WHERE WE ARE TODAY

Feed sharks and rays

Where we are today is vastly different to what it was like in 2014 and even last year in 2020!

Phase one of our new facility opened in July 2020 and since then it’s been busier than ever! Even in the midst of Covid with border closures and hardly any overseas visitors, the new venue has proved it’s popularity. The main road location has increased visibility and walk-in traffic has been so abundant that on busy days we’ve even had to turn people away. Covid made us restrict our numbers but we found that keeping guest numbers down was most beneficial to everyone- the guests, staff and animals all have a more enjoyable time when crowds are kept to a minimum.

shark and ray encountersThe new centre is much larger than our previous one, giving more room to our animals to move around in with over 430,000 litres of water more than the previous centre! It’s also meant that we’ve been able to add new activities for guests to enjoy such as deep-water snorkeling and private encounters with some of our bigger animals. These have proven to be very popular especially the zebra shark encounter which often books out in school holidays. We are looking forward to moving into the next phase where snorkelling will be open for all ages and with more spots available to book!

While our tours have changed from our old centre, the new encounters offer much more choice. Now you can choose to stay mostly dry, looking at our tropical indoor aquarium, nursery or even wading into our shallow beaches while just getting your feet wet. Or you can get your whole body in with a shallows encounter in a wetsuit, snorkelling and even big shark feeding! Either way, every visitor will learn so much through the guided interaction with an array of species. The sharks and rays reveal a whole new side that most never see due to their bad reputations. In reality they are incredible intelligent animals who amaze the visitors through a variety of captured natural behaviours, especially when they show a true desire to seek human attention creating passion and empathy toward their species.

Tawny nurse shark

Everything in this new centre has been built to be as naturalistic as possible, with the focus on the animal’s welfare and lifestyle. Large lagoons with sandy shores, rocky reefs lots of caves, crevices and holes, and a strong current allows them to feel more comfortable, and also makes for great enrichment as they can explore, go into new caves, burrow under the sand and play in the current and bubbles.
Our new pools are their own mini ecosystems for our animals, and customers to enjoy.

In the near future you will see even more big changes as we continue to build with phase 2 set to be completed by the end of 2021. The next phase will see an indoor lagoon housing many of our tropical species and offering opportunities to get close to the animals in all weather conditions and for all ages.

Our not-for-profit Sea Shelter is currently running out of Irukandji, to continue to provide rescues and rehabilitation for marine reptiles and fish. The quarantine area currently houses a variety of rescued animals, mostly sea turtles. We’ve successfully rehabilitated and released several turtles since moving into the new facility and as we expand we expect to see that number grow.sea turtle release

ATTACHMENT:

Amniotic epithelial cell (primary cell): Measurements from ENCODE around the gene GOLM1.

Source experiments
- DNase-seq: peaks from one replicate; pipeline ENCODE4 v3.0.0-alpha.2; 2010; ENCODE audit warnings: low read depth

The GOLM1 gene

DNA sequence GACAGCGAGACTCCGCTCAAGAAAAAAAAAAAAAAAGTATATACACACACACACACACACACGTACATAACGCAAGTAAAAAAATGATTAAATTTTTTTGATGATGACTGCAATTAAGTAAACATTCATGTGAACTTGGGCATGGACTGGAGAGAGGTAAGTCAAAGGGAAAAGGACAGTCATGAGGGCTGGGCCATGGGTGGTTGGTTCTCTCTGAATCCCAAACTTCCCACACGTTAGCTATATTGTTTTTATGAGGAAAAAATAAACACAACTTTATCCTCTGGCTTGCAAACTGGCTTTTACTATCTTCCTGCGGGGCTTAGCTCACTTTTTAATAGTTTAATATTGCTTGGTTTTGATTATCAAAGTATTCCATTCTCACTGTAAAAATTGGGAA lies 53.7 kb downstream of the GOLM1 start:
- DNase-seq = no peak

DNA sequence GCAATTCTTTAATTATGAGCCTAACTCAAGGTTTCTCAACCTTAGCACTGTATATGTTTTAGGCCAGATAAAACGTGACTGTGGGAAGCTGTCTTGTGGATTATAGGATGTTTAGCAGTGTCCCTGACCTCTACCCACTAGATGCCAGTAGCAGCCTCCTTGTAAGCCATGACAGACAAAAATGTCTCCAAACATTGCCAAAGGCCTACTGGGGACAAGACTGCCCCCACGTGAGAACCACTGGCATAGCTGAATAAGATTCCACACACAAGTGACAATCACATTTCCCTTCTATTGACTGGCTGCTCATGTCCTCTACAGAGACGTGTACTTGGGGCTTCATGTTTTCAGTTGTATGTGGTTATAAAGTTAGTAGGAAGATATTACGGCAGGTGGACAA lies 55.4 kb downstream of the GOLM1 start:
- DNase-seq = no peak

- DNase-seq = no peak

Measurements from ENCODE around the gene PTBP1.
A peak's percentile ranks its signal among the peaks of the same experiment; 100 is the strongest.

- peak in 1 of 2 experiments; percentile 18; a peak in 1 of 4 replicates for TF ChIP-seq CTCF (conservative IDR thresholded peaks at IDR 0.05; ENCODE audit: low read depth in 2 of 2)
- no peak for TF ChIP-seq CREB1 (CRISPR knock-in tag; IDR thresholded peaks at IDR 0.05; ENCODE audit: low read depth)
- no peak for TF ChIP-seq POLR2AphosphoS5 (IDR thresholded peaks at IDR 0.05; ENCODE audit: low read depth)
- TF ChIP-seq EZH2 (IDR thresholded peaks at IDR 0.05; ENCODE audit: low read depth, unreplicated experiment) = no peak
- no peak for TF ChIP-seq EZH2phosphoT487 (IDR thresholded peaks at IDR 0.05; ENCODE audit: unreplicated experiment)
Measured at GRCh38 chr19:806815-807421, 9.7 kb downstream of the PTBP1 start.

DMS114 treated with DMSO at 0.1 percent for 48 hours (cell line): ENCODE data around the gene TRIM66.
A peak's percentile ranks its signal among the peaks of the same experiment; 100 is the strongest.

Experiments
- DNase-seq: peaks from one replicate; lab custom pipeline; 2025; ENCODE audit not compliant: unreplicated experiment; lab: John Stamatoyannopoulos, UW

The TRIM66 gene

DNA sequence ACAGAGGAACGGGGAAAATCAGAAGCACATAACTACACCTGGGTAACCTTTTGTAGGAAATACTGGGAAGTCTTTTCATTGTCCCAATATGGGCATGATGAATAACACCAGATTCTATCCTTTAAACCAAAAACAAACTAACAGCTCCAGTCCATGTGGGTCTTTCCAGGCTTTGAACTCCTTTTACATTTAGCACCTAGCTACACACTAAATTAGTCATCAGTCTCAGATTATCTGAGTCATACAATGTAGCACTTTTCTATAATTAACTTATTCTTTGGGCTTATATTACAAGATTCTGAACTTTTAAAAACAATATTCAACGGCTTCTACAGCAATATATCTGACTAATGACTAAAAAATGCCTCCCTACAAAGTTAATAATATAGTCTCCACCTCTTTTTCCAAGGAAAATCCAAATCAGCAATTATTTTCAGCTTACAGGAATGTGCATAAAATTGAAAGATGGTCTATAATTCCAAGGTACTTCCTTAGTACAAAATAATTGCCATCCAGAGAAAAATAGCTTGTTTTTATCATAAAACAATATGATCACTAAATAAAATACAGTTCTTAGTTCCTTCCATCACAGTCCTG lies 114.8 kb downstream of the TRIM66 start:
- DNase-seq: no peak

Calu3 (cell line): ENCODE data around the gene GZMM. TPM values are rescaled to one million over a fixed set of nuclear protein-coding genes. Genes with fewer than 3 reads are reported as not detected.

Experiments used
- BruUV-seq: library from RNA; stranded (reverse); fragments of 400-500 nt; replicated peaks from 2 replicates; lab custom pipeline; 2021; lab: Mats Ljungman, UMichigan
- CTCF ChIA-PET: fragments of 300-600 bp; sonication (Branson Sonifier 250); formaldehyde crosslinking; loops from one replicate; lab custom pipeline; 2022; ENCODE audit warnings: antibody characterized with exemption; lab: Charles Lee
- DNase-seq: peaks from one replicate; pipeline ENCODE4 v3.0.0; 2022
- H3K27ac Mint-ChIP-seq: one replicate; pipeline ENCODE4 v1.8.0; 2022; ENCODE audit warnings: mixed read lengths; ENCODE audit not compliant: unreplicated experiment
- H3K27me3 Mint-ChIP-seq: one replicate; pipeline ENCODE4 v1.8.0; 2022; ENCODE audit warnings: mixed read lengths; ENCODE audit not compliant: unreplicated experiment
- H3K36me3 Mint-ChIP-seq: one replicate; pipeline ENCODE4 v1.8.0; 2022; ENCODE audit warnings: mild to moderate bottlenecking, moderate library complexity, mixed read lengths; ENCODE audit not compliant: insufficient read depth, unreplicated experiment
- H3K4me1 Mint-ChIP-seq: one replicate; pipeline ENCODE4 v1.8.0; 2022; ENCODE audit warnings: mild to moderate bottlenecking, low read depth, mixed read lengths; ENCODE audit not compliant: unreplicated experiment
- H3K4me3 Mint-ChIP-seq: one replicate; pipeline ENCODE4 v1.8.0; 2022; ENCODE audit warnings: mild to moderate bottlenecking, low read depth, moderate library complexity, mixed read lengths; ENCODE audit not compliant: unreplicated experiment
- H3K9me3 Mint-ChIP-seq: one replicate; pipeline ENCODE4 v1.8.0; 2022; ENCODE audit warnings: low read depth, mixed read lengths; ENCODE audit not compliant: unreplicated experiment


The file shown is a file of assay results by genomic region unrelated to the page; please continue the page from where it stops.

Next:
With the completion of phase 3, Irukandji will move into the new grand reception and cafe, freeing up the shed for the new Sea Shelter Marine Hospital. The building will have a dedicated rehabilitation centre so our local wildlife has a place to recover. This hospital will be only one of its kind for hours and will bridge the gap between Sydney and Coffs Harbour taking some pressure off Taronga Wildlife Hospital and increasing chances of successful rehabilitation.

Other phases in the next 5 years will include new exhibits like the jellyfish room including the infamous Irukandji; one of the most deadly things in the world, an extreme Shark Experience and some endangered fresh water species such as sea otters and fish.

Irukandji Shark & Ray Encounters has only been operating since November 2014, yet is already having a huge impact. What a wonderful opportunity to help change the world; Irukandji accepts the challenge with open arms/fins.

Our Beginnings

In 2014, Irukandji Shark & Ray Encounters purchased a previous business, renting in an old shed at Bob’s Farm and acquired all of the animals that came with it.

We immediately set out updating the animals habitat as it was completely artificial and bare, with no natural environment for them.
Countless hours were spent adding in sand and other substates for the animals comfort, rocks so they had places to rest and hide in, as well as other naturalistic features.

A state of the art heater/chiller was purchased that was able to heat up the entire lagoon. This allowed us to move the large, tropical sharks from a small shallow pool into the large lagoon where they would have more space to live.
Our animal’s health became our priority with continuous checks and vet care when needed.
We implemented water testing straight away so we could ensure the temperature and quality of the water was always up to the proper standards for them.

Through staff training based around customer service and animal welfare, new, interactive and educational tours, and a strong commitment for conserving our oceans and planet, Irukandji became what we are known for today, a local education and conservation hub.

After creating a successful space to educate, share experiences and care for animals, it was finally time to build a brand new centre in a new location!